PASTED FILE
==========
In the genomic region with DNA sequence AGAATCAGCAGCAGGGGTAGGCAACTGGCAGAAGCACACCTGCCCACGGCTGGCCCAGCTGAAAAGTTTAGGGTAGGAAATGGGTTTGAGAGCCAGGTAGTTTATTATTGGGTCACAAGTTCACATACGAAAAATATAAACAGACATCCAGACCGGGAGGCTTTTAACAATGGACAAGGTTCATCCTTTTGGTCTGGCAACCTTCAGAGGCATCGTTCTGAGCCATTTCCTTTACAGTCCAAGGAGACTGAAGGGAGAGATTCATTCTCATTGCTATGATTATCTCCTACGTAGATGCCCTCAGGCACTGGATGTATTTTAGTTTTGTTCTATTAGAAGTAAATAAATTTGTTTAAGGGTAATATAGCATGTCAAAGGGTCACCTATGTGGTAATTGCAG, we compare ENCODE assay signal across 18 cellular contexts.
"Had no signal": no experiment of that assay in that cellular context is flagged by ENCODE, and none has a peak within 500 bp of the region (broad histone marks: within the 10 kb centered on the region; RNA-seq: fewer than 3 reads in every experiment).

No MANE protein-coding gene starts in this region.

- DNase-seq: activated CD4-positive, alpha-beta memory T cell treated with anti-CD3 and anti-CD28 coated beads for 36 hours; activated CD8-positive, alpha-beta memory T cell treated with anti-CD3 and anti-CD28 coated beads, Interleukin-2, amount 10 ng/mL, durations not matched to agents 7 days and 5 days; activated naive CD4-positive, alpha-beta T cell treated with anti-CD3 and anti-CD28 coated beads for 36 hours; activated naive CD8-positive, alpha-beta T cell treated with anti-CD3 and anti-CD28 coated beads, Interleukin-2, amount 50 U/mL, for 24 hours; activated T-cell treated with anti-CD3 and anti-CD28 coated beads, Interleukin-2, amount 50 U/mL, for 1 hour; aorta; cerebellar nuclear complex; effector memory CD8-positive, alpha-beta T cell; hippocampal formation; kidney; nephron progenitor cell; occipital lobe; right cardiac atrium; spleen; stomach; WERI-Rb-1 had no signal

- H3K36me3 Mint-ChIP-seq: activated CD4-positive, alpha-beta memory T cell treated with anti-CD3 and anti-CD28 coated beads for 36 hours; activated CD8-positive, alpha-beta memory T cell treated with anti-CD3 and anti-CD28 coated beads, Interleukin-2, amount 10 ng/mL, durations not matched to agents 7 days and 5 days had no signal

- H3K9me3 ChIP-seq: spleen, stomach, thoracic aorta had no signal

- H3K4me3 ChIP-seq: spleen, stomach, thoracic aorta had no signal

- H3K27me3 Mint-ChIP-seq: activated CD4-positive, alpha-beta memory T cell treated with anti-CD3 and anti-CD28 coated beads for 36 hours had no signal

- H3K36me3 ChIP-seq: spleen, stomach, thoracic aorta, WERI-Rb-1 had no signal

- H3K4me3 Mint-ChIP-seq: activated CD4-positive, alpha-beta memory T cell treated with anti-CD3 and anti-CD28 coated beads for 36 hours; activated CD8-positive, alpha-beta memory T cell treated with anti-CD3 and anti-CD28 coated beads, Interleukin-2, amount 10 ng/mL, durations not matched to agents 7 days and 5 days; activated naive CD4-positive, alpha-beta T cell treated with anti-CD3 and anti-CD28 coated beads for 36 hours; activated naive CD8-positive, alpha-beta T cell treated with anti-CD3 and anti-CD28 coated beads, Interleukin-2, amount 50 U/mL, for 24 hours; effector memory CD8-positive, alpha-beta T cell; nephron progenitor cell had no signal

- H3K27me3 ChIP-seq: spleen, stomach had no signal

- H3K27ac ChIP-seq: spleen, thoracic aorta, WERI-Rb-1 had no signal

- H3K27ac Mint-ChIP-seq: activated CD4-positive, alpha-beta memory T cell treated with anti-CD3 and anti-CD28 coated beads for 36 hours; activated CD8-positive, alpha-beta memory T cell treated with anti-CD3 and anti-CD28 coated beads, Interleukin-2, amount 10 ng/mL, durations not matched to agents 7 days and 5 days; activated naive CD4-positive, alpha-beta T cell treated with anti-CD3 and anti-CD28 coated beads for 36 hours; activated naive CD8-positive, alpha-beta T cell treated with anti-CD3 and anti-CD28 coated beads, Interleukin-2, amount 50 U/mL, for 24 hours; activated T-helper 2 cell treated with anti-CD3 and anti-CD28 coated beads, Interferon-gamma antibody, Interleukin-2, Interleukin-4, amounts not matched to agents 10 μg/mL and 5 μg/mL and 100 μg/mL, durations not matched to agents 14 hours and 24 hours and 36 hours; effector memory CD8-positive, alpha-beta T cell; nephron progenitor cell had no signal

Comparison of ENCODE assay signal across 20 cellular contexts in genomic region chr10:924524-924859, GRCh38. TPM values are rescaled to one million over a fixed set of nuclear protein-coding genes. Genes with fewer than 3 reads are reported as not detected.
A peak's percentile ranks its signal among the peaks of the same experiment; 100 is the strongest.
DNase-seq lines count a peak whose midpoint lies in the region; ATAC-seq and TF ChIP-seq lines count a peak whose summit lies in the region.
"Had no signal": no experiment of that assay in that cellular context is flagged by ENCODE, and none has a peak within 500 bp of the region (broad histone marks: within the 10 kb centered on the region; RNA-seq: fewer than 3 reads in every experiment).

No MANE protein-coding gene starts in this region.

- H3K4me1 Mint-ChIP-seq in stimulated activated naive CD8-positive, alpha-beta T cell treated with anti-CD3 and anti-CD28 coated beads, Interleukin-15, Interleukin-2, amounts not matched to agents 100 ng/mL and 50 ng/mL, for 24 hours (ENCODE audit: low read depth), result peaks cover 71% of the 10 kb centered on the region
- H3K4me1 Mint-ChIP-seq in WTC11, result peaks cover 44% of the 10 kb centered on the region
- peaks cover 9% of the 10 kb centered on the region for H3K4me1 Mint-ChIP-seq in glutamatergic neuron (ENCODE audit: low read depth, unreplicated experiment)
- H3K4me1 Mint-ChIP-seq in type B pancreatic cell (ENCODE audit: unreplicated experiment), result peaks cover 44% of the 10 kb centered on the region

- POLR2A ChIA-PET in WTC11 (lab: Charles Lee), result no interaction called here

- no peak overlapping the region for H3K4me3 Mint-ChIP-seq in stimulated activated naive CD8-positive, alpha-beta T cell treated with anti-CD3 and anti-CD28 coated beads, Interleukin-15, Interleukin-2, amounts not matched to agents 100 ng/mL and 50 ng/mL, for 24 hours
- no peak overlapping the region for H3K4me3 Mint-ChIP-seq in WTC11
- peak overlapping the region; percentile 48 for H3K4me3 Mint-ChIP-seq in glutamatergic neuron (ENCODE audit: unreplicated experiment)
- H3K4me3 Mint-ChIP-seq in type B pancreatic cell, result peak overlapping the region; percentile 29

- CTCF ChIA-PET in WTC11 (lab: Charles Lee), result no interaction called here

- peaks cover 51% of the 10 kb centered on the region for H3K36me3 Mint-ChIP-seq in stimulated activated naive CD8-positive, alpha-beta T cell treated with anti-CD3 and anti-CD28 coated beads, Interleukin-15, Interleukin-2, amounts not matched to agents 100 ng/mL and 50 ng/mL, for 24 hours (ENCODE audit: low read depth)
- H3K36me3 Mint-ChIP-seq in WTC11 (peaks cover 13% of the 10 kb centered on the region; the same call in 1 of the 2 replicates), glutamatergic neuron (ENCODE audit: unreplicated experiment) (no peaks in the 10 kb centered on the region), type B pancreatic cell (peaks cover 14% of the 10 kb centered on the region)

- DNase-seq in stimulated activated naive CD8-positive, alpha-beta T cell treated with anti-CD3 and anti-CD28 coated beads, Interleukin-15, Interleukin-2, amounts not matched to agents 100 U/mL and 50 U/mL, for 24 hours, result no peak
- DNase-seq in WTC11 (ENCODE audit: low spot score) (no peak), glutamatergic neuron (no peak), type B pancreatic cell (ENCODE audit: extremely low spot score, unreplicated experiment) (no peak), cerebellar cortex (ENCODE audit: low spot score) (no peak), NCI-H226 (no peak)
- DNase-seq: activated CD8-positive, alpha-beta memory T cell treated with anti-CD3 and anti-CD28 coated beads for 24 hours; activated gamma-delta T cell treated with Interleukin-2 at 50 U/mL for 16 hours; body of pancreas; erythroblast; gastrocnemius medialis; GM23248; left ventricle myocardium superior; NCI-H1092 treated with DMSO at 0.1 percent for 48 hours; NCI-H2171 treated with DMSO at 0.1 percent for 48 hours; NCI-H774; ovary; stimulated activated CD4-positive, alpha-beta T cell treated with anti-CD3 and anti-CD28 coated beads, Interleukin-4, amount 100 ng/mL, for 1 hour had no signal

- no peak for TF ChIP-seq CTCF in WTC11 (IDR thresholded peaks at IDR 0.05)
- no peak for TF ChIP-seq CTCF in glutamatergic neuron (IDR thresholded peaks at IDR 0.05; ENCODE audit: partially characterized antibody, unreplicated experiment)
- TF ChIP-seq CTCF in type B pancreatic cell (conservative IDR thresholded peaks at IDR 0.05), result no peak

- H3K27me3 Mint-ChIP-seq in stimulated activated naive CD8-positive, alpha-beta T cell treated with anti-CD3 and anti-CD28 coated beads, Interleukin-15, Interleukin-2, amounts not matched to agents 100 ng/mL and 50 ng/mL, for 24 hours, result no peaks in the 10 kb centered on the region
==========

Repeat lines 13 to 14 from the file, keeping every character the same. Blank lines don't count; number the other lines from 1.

- H3K27ac Mint-ChIP-seq: activated CD4-positive, alpha-beta memory T cell treated with anti-CD3 and anti-CD28 coated beads for 36 hours; activated CD8-positive, alpha-beta memory T cell treated with anti-CD3 and anti-CD28 coated beads, Interleukin-2, amount 10 ng/mL, durations not matched to agents 7 days and 5 days; activated naive CD4-positive, alpha-beta T cell treated with anti-CD3 and anti-CD28 coated beads for 36 hours; activated naive CD8-positive, alpha-beta T cell treated with anti-CD3 and anti-CD28 coated beads, Interleukin-2, amount 50 U/mL, for 24 hours; activated T-helper 2 cell treated with anti-CD3 and anti-CD28 coated beads, Interferon-gamma antibody, Interleukin-2, Interleukin-4, amounts not matched to agents 10 μg/mL and 5 μg/mL and 100 μg/mL, durations not matched to agents 14 hours and 24 hours and 36 hours; effector memory CD8-positive, alpha-beta T cell; nephron progenitor cell had no signal

Comparison of ENCODE assay signal across 20 cellular contexts in genomic region chr10:924524-924859, GRCh38. TPM values are rescaled to one million over a fixed set of nuclear protein-coding genes. Genes with fewer than 3 reads are reported as not detected.